Monday, July 02, 2012

Episode 1379: A Thousand Kisses Deep

Having just watched A Thousand Kisses Deep at the Arts Centre, I've decided that in future, it should be mandatory for anyone producing a creative work involving time travel to also write an article explaining how time travel in their work doesn't violate the Novikov self-consistency principle (unless it involves multiple timelines/universes, but that makes things more complicated, not less). I know it's a lot to expect time travel to make sense, but when your film doesn't even make a pretence of doing so and time travel is basically the driving force of your narrative, I'd say that's a big problem. I was happy for the mechanics of a time-travelling lift to remain unexplained. (If the lift metaphor worked for Inception, I've no objections to it in A Thousand Kiss Deep either.) I was even willing to accept a building caretaker who seems to know exactly what is going on, but chooses to speak in cryptic sentences that don't seem to really help Jodie Whittaker's Mia. Where my suspension of disbelief broke down was when in the first few jumps back in time, absolutely no one noticed that Mia was, well, Mia. Apart from one mention by Dougray Scott's Ludwig, and that was more like a 'haven't I met you before' moment than a 'why the hell are there two of you' moment. So not even his delightfully louche trumpet player character could obscure the fact that this film's plot made absolutely no logical sense the moment I started thinking about it.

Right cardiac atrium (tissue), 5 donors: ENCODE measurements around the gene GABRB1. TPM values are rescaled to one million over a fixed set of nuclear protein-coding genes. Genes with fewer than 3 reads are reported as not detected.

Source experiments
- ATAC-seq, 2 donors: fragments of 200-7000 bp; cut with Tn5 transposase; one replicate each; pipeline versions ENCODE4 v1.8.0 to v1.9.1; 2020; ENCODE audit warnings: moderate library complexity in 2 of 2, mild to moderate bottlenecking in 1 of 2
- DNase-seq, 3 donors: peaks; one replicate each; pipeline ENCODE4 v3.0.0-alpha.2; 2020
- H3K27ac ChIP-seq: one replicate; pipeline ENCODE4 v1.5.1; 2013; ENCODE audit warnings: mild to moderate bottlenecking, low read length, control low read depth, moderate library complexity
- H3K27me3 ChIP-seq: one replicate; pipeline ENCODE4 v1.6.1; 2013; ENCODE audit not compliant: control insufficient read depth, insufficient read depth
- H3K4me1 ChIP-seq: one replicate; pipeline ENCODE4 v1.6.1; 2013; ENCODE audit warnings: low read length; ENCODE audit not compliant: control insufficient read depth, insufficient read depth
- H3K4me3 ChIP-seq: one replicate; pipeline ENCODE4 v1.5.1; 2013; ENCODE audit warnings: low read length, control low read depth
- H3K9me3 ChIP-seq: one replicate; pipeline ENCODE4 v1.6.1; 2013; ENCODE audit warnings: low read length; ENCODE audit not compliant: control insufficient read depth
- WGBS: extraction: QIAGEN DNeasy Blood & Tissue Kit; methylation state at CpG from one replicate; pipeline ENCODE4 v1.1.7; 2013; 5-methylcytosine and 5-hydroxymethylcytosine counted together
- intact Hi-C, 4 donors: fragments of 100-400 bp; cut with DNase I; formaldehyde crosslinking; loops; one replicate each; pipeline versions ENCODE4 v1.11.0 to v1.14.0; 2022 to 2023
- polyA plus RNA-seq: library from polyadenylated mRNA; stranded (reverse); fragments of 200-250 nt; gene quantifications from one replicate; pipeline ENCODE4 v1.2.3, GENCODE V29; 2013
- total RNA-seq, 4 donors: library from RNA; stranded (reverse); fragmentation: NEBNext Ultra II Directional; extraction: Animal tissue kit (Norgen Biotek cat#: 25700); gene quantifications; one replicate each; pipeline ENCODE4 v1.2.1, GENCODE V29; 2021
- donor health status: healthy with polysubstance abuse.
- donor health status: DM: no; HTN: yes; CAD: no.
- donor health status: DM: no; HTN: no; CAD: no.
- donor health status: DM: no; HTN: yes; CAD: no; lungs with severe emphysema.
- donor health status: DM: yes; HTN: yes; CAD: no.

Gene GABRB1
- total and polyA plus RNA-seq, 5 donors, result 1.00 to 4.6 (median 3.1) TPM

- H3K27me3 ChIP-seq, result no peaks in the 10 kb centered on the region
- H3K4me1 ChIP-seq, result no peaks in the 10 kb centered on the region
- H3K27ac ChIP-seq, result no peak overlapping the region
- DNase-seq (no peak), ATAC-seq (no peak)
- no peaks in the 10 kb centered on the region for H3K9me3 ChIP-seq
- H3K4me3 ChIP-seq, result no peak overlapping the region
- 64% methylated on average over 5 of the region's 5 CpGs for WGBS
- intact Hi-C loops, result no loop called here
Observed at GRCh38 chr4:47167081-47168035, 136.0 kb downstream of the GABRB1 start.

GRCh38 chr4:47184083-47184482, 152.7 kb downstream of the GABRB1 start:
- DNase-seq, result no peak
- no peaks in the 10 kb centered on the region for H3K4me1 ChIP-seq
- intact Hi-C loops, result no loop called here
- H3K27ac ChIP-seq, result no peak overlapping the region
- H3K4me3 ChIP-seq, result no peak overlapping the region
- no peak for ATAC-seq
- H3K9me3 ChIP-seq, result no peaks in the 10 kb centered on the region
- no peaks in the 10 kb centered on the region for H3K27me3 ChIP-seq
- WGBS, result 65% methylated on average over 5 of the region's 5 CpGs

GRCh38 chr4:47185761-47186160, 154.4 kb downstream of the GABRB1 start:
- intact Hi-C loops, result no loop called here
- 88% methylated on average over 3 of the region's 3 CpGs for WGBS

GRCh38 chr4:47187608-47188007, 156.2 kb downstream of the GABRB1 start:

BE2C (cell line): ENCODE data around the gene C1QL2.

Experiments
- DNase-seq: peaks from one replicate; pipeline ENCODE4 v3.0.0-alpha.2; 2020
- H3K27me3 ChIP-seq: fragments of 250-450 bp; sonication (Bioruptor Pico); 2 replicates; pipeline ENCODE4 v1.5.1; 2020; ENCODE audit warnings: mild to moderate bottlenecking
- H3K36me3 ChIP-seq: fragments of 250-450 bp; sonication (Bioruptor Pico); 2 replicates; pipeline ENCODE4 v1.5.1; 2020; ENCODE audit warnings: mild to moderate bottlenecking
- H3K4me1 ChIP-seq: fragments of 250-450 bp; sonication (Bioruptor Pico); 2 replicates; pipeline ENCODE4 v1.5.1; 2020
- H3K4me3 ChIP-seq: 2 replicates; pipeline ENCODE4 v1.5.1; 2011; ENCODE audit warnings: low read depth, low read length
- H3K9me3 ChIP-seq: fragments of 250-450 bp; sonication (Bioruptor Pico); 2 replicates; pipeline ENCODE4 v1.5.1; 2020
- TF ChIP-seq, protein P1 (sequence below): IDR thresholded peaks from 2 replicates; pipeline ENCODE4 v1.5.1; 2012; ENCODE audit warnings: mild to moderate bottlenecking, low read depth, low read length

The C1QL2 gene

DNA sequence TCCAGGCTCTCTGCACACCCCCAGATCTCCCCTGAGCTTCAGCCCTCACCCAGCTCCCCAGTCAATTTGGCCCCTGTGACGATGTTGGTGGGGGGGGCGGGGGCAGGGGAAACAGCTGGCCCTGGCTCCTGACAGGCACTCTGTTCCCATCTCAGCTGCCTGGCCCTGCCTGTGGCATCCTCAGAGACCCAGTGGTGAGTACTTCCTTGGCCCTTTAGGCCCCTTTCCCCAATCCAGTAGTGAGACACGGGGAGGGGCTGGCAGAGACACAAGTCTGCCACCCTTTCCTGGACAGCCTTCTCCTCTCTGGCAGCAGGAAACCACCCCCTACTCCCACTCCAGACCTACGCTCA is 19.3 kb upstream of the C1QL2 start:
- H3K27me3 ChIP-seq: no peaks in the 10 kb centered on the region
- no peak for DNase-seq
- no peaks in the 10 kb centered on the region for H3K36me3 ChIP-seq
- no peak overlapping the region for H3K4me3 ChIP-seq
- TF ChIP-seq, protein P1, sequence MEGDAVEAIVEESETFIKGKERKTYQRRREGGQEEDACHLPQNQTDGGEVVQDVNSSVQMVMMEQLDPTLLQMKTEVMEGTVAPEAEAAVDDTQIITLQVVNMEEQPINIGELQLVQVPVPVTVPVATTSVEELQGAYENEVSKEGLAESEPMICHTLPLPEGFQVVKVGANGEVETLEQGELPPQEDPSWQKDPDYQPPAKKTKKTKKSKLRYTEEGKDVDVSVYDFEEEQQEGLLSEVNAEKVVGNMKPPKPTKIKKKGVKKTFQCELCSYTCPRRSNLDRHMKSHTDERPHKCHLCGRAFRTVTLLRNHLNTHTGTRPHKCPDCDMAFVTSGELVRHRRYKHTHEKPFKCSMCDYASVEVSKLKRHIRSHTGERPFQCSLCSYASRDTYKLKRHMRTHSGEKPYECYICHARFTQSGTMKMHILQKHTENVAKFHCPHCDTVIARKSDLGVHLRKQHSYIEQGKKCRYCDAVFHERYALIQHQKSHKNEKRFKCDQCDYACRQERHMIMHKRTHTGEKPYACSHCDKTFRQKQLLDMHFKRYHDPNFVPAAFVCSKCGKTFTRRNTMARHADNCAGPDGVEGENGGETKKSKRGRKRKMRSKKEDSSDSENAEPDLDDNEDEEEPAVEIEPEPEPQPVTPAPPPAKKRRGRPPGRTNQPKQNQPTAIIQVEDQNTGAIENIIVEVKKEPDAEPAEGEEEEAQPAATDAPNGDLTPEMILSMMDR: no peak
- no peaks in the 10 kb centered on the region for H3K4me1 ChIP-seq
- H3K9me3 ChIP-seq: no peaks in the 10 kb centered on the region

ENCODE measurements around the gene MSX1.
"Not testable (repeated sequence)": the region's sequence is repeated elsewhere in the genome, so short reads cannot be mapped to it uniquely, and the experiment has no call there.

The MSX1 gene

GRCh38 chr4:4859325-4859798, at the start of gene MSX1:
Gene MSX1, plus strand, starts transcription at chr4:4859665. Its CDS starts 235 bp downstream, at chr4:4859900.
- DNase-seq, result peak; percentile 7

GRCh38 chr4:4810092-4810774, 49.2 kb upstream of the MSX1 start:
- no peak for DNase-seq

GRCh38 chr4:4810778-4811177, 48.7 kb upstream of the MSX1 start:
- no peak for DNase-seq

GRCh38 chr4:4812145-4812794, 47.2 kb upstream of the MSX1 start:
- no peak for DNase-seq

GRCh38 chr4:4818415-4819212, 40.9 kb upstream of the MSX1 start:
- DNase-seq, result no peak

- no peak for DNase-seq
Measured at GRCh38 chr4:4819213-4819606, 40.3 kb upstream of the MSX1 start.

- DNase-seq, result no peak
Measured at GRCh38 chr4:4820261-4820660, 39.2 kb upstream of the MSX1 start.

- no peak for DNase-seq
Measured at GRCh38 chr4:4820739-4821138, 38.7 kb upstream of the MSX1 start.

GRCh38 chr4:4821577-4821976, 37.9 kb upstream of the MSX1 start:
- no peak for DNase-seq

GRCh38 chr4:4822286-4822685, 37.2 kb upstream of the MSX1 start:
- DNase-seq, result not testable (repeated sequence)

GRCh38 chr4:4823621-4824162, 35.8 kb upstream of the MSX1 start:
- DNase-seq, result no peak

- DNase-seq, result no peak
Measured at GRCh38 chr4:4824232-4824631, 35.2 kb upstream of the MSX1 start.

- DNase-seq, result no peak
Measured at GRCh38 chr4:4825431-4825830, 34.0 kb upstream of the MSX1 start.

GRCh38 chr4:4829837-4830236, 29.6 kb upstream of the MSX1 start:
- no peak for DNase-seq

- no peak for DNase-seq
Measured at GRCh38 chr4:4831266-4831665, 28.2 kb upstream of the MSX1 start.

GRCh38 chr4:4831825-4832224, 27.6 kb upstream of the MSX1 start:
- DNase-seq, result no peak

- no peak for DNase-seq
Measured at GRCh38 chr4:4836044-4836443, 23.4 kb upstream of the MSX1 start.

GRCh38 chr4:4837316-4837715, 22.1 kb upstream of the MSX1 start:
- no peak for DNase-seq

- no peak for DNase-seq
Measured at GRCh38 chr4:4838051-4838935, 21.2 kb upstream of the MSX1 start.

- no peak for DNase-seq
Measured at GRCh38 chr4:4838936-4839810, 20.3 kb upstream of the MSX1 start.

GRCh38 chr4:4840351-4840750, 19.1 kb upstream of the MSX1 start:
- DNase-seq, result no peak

I suspect there may be some version of an ontological paradox going on in the film, specifically to do with the contents of the box that Mia gets after her mother dies. Since it was the box's mysterious reappearance after she'd binned it that kicked off all the time-travelling in the first place, if the end result is Mia killing Ludwig so that he never gets to remain in her mother's life (and eventually, enter her own), how did all that stuff related to him get into the box in the first place? Unless we're supposed to believe that her mother still manages to go on pining for her lost lover, despite the affair having been ended much earlier now? Plausible, but the film never actually explains anything that's necessary for making sense of its story. I suppose the film's bracketing by lines from Leonard Cohen's 'A Thousand Kisses Deep' was supposed to lend it gravitas and distract from the nonsensical nature of its plot. Well, it didn't work. The description of the film on IMDB reads, 'An unsettling drama that cinematically captures and recreates the psycho-analytic experience.' Uh, right. Psychoanalysis, really? I see how the film works within that framework, especially the lift metaphor. Except the storytelling doesn't seem to be about Mia uncovering and coming to terms with her past, but rather actively trying to change it, which she ultimately succeeds in doing, but only when she gets to the right moment in time. So...not exactly the same message as psychoanalysis anymore, is it? In a nutshell, if you want a love story with time travel that makes slightly more sense and is way more emotionally satisfying, stick with The Time Traveler's Wife.

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